A handful of Democrats joined with Republicans at the Legislature on Friday to quash a bill that would have allowed the state to charge higher royalty rates on some oil and gas production. The first committee hearing for House Bill 398 turned into a showdown between New Mexico’s influential oil industry and a newly elected Democratic land commissioner who came to office pledging to collect a greater share of revenue from oil produced on the millions of acres her office controls. Land Commissioner Stephanie Garcia Richard argued that raising royalty rates is strictly good business for a state rich in oil and gas but that has one of the highest rates of poverty in the country. But the oil and gas industry countered that it already generates a large share of the funds for New Mexico’s government through taxes and royalties. Raising royalty rates, representatives from the industry argued, would drive away business and ultimately hurt the state.
Retired National Park Service employees spoke with reporters today about the impacts of oil and gas development on some national parks—particularly from adjacent lands overseen by the U.S. Bureau of Land Management (BLM). The Coalition to Protect America’s Parks sent a letter to U.S. Department of the Interior Secretary Ryan Zinke, expressing concern over the “alarming” number of oil and gas proposals near parks and what they see as overall efforts by the department to reduce protections for national parks in order to encourage oil and gas drilling. “As former land managers, we understand the need to balance competing priorities,” the former NPS employees wrote. “But we fear the pendulum is swinging too far to the side of development.”
The coalition represents 1,400 retired, former and current National Park Service employees. The letter to Zinke cites concerns about six parks in particular, including Chaco Culture National Historical Park in the energy-rich San Juan Basin in northwestern New Mexico.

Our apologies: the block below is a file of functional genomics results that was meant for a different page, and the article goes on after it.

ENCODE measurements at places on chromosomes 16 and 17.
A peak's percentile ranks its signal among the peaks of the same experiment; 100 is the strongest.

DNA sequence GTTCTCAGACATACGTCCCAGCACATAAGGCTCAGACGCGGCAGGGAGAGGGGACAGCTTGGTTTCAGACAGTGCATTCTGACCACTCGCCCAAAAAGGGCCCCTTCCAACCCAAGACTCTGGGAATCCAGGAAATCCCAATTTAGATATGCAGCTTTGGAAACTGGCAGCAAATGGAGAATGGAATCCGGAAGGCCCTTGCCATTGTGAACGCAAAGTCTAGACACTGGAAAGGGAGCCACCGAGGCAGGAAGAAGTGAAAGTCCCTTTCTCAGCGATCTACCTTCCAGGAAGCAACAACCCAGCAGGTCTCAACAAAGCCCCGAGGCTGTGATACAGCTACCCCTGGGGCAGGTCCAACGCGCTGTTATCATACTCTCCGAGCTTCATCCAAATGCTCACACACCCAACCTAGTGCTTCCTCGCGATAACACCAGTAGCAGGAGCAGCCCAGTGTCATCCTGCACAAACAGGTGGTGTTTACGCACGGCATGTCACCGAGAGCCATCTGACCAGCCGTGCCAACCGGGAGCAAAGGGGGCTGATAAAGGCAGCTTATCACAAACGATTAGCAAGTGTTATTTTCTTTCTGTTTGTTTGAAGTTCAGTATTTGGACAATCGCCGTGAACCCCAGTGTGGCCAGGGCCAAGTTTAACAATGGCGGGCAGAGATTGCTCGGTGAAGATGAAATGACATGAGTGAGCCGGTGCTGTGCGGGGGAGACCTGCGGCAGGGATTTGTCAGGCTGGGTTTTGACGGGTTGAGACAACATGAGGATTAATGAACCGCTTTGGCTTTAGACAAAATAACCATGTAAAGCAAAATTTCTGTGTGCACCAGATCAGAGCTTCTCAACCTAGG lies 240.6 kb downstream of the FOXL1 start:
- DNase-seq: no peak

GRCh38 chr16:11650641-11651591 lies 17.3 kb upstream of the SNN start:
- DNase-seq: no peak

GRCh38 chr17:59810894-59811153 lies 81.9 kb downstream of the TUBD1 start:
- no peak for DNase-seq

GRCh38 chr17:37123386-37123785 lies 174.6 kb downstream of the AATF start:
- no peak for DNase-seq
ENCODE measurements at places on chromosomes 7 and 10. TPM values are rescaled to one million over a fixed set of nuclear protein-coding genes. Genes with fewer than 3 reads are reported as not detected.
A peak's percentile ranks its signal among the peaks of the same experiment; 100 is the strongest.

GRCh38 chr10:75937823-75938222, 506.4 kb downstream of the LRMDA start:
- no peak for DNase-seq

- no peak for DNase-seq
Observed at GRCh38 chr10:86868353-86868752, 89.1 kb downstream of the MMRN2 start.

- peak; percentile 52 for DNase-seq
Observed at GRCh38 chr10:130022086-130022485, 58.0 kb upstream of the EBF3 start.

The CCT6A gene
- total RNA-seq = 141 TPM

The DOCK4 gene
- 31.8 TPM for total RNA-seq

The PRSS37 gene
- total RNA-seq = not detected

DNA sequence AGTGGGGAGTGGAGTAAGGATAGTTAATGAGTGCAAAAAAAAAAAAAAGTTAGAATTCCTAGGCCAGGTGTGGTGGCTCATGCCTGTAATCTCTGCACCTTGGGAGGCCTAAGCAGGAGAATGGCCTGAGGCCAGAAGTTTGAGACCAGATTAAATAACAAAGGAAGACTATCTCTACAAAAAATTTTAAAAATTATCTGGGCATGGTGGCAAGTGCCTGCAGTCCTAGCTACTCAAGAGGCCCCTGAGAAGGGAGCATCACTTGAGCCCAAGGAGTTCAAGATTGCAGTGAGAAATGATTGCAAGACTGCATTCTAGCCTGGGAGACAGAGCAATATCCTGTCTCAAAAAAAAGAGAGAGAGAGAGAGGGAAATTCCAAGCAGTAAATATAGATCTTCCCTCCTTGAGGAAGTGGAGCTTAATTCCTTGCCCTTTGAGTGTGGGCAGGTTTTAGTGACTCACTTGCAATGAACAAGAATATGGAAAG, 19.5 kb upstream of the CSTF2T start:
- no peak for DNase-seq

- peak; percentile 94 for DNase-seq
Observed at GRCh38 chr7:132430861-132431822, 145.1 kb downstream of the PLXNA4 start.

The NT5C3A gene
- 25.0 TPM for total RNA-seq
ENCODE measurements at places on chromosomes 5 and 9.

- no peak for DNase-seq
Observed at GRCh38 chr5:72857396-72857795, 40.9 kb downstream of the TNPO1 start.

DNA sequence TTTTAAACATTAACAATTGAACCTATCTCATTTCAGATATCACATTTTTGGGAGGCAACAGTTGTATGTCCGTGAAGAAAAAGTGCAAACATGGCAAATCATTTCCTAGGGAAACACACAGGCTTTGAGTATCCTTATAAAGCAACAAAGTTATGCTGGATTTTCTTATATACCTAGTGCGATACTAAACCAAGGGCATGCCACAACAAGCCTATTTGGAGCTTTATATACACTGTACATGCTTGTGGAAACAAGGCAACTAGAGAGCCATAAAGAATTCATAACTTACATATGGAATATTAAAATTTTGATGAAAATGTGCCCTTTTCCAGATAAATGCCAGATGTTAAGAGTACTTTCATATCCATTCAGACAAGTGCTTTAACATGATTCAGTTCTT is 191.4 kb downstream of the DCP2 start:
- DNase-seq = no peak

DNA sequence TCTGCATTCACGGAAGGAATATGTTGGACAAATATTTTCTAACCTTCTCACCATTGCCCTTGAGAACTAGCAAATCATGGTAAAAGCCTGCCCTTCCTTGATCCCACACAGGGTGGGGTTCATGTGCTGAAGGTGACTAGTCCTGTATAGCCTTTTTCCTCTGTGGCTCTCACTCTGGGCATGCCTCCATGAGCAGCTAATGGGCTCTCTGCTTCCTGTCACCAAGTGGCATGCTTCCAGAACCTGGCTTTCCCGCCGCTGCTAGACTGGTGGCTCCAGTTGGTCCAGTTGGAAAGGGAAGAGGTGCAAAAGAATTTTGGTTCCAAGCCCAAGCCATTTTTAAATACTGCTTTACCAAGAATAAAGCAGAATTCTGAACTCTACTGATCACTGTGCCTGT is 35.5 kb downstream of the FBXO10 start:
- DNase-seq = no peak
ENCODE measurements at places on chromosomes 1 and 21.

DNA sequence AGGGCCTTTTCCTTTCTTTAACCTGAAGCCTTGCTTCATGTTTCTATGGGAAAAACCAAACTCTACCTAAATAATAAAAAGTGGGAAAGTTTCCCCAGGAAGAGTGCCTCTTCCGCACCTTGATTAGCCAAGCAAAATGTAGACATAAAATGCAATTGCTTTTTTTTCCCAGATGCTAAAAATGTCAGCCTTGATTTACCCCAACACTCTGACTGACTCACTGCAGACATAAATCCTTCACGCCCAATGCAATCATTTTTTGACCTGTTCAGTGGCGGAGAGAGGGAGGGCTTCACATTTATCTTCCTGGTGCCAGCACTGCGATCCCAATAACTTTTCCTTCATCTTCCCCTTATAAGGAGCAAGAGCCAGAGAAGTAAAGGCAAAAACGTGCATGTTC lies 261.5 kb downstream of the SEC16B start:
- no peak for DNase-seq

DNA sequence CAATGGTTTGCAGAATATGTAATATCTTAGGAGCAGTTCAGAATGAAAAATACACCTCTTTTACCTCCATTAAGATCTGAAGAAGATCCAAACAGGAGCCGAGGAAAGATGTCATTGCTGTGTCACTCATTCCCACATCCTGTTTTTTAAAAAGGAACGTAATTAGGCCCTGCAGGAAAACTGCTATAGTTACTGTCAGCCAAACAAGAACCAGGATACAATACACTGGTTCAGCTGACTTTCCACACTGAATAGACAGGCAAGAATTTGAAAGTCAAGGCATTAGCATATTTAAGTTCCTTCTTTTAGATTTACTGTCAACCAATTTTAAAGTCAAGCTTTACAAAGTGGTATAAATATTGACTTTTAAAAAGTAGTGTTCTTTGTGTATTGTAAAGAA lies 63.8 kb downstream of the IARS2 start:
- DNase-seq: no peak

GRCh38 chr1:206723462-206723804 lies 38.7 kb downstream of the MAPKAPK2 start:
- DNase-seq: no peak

Saturday night, freshman state Rep. Derrick Lente watched one of his first initiatives turn into a showdown on the House floor. Earlier in the session, Lente’s memorial to protect cultural and historical sites near Chaco Canyon received bipartisan support and passed through the House State Government, Indian and Veterans’ Affairs Committee unanimously. Something changed, though. By the time it reached the House floor, the Democrat’s memorial had triggered uncertainty and skepticism from Republicans. That’s because there was an elephant lurking in the room, said Lente, who is from the Pueblo of Sandia.
A House committee Tuesday declined to approve legislation to relax a state requirement that any wild animal that attacks a human be killed so it can be tested for rabies, citing testimony from health and wildlife officials who argued the change would pose a significant risk to public health and safety. The state requirement drew a harsh national spotlight last summer after a marathon runner was attacked by a black bear in the Valles Caldera National Preserve. State officials tracked the bear, which wore a collar as part of a study, and euthanized it, sending its brain to a lab for rabies testing, as required by a Health Department regulation. The tests were negative. The marathoner, Karen Williams, a nurse, was clawed and bitten.